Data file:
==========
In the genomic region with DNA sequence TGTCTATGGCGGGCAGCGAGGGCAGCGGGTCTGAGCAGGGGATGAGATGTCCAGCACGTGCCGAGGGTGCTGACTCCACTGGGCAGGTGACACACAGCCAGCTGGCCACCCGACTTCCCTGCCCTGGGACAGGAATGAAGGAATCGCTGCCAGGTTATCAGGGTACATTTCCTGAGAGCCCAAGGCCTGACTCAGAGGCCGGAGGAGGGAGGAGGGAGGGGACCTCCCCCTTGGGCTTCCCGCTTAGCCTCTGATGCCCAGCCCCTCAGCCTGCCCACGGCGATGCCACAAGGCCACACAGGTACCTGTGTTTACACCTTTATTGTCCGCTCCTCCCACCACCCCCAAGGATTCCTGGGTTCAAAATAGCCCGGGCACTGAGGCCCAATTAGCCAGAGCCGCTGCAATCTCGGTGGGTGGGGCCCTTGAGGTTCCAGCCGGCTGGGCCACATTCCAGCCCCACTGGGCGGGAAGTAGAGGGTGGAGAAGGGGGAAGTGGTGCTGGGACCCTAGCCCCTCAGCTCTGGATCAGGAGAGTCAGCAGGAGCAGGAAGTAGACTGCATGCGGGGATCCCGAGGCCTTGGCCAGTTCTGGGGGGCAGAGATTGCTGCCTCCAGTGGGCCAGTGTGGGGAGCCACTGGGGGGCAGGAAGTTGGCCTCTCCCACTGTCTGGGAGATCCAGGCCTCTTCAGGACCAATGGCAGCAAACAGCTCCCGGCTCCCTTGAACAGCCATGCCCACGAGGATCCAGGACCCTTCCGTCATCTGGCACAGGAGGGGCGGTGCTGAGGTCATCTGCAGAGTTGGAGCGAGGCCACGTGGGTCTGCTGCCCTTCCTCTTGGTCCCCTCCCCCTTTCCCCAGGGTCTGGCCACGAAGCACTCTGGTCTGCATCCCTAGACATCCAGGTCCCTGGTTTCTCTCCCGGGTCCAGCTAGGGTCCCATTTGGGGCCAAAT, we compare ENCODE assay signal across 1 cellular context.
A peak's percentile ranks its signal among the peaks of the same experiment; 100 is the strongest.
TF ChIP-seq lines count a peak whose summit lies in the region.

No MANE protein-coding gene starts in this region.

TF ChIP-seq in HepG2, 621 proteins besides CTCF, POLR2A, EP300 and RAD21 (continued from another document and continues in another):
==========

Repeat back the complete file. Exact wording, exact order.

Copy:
In the genomic region with DNA sequence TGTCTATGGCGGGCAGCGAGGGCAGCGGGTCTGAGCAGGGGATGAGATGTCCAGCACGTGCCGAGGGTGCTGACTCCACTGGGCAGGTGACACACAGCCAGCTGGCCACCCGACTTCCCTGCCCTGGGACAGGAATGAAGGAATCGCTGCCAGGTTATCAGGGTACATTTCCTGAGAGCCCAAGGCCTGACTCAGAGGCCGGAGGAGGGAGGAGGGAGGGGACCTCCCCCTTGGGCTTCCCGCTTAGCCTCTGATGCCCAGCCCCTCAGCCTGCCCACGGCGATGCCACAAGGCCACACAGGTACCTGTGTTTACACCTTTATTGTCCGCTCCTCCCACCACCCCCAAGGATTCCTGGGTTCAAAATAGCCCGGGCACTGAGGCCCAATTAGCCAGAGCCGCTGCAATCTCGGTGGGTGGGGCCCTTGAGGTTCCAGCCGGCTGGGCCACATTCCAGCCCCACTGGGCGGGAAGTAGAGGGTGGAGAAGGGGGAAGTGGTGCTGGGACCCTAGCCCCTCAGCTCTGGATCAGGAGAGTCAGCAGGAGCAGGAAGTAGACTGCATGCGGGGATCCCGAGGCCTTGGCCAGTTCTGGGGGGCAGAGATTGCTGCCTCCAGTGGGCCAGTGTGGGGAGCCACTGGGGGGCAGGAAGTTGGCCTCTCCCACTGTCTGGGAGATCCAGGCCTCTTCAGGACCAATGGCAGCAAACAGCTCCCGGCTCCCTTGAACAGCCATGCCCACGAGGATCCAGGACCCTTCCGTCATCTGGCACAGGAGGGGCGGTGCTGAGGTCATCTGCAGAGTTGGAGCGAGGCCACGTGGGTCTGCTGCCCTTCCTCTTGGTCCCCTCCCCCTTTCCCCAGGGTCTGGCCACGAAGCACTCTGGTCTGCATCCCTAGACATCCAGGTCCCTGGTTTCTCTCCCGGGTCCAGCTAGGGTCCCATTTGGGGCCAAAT, we compare ENCODE assay signal across 1 cellular context.
A peak's percentile ranks its signal among the peaks of the same experiment; 100 is the strongest.
TF ChIP-seq lines count a peak whose summit lies in the region.

No MANE protein-coding gene starts in this region.

TF ChIP-seq in HepG2, 621 proteins besides CTCF, POLR2A, EP300 and RAD21 (continued from another document and continues in another):